All photos not explicitly credited are from the archives of the YIVO Institute for Jewish Research, New York.
Due to the complexity and diversity of languages used in this book, it proved impossible to follow consistent transliteration systems. Where possible, a modified version of the Library of Congress system was used for Russian and a modified version of the YIVO system for Yiddish.
WHO SHOWED ME THE VIRTUES OF RUSSIAN JEWRY
CONTENTS
Ecknowledgments Introduction
Creativity versus Repression: The Jews in Russia, 1881–19171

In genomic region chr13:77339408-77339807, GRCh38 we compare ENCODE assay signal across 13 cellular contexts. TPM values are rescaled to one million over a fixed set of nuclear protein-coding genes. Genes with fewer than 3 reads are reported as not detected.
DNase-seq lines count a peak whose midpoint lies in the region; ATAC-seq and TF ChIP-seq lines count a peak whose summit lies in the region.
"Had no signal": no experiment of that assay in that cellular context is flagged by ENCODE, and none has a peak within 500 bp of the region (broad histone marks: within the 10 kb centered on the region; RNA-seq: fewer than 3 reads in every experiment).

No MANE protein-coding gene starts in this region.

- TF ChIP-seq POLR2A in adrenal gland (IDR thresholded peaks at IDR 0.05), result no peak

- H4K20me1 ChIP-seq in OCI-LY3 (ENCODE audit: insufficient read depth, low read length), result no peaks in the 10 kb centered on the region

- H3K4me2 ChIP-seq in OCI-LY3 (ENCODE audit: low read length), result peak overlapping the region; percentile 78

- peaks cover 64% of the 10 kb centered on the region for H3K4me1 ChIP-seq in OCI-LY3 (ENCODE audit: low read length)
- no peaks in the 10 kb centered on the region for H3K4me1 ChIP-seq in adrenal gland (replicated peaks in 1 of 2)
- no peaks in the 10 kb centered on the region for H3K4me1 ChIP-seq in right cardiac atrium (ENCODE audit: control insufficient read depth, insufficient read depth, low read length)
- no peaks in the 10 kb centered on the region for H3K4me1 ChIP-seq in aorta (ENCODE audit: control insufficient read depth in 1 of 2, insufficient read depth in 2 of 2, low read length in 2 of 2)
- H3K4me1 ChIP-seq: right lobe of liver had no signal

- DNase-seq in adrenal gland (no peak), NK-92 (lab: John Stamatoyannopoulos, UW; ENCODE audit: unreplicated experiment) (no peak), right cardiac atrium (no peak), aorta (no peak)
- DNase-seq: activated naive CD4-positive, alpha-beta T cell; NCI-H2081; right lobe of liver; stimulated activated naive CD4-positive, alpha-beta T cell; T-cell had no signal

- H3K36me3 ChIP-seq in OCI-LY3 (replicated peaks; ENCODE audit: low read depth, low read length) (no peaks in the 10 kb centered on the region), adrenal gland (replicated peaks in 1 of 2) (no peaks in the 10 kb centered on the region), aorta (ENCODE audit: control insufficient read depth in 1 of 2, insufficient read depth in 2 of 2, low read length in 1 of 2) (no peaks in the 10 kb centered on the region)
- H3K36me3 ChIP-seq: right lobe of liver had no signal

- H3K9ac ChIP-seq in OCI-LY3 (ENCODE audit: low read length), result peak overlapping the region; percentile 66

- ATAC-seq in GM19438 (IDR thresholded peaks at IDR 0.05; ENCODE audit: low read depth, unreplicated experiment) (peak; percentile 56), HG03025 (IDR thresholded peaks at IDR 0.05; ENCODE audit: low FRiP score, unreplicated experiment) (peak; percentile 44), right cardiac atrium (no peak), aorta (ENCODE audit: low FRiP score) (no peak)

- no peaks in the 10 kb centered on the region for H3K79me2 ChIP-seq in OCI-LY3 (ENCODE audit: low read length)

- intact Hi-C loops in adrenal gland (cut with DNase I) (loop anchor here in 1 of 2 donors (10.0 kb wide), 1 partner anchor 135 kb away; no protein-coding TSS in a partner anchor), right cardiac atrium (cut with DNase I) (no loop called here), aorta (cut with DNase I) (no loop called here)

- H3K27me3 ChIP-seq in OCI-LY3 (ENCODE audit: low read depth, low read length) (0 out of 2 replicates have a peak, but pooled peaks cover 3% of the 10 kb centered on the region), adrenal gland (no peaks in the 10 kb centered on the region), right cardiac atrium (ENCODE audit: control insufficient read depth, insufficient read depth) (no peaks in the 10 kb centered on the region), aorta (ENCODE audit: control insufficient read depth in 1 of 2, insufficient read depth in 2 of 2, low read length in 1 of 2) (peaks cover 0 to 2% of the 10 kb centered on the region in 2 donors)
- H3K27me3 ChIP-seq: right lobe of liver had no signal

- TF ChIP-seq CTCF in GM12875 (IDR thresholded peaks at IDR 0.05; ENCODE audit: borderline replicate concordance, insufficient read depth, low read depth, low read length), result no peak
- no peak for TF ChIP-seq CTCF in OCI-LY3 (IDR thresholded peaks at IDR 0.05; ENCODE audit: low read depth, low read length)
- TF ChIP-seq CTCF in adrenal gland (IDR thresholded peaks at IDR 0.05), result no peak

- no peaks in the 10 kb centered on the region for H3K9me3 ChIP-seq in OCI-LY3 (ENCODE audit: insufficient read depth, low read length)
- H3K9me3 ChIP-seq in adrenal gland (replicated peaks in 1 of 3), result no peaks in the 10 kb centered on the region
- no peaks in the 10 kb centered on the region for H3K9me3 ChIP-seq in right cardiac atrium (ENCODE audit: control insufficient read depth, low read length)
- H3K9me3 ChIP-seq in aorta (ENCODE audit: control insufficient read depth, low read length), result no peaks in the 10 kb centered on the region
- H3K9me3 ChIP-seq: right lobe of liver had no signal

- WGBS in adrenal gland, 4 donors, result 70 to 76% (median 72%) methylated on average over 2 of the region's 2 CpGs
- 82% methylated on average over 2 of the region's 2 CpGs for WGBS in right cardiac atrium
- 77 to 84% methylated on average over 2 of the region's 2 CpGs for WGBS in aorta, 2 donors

Revolution and the Ambiguities of Liberation2
Reaching for Utopia: Building Socialism and a New Jewish Culture3
The Holocaust4
The Black Years and the Gray, 1948–1975
Soviet Jews, 197–1987: To Reform, Conform, or Leave?
The “Other” Jews of the Former USSR: Georgian, Central Asian, and Mountain Jews7
The Post-Soviet Era: Winding Down or Starting Up Again?8
The Paradoxes of Post-Soviet Jewry9
Notes Indexes
ACKNOWLEDGMENTS